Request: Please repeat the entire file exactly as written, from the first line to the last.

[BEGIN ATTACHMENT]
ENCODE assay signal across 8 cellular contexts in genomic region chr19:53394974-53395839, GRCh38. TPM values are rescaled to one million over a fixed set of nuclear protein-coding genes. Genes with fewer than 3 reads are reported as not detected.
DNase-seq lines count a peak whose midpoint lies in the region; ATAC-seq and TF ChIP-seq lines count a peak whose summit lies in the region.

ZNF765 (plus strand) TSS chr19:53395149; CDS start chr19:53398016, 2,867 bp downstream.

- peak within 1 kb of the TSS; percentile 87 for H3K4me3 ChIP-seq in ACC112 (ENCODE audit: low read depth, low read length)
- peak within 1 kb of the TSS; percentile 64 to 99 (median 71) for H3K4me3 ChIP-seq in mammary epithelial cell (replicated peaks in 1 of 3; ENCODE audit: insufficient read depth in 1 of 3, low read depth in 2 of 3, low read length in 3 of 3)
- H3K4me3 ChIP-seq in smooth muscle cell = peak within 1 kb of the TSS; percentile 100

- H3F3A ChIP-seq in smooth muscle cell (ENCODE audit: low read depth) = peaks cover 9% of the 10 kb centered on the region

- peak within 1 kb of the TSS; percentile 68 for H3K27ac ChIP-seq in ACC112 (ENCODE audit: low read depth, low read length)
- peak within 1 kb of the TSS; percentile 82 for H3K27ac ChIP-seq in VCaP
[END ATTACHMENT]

ENCODE assay signal across 8 cellular contexts in genomic region chr19:53394974-53395839, GRCh38. TPM values are rescaled to one million over a fixed set of nuclear protein-coding genes. Genes with fewer than 3 reads are reported as not detected.
DNase-seq lines count a peak whose midpoint lies in the region; ATAC-seq and TF ChIP-seq lines count a peak whose summit lies in the region.

ZNF765 (plus strand) TSS chr19:53395149; CDS start chr19:53398016, 2,867 bp downstream.

- peak within 1 kb of the TSS; percentile 87 for H3K4me3 ChIP-seq in ACC112 (ENCODE audit: low read depth, low read length)
- peak within 1 kb of the TSS; percentile 64 to 99 (median 71) for H3K4me3 ChIP-seq in mammary epithelial cell (replicated peaks in 1 of 3; ENCODE audit: insufficient read depth in 1 of 3, low read depth in 2 of 3, low read length in 3 of 3)
- H3K4me3 ChIP-seq in smooth muscle cell = peak within 1 kb of the TSS; percentile 100

- H3F3A ChIP-seq in smooth muscle cell (ENCODE audit: low read depth) = peaks cover 9% of the 10 kb centered on the region

- peak within 1 kb of the TSS; percentile 68 for H3K27ac ChIP-seq in ACC112 (ENCODE audit: low read depth, low read length)
- peak within 1 kb of the TSS; percentile 82 for H3K27ac ChIP-seq in VCaP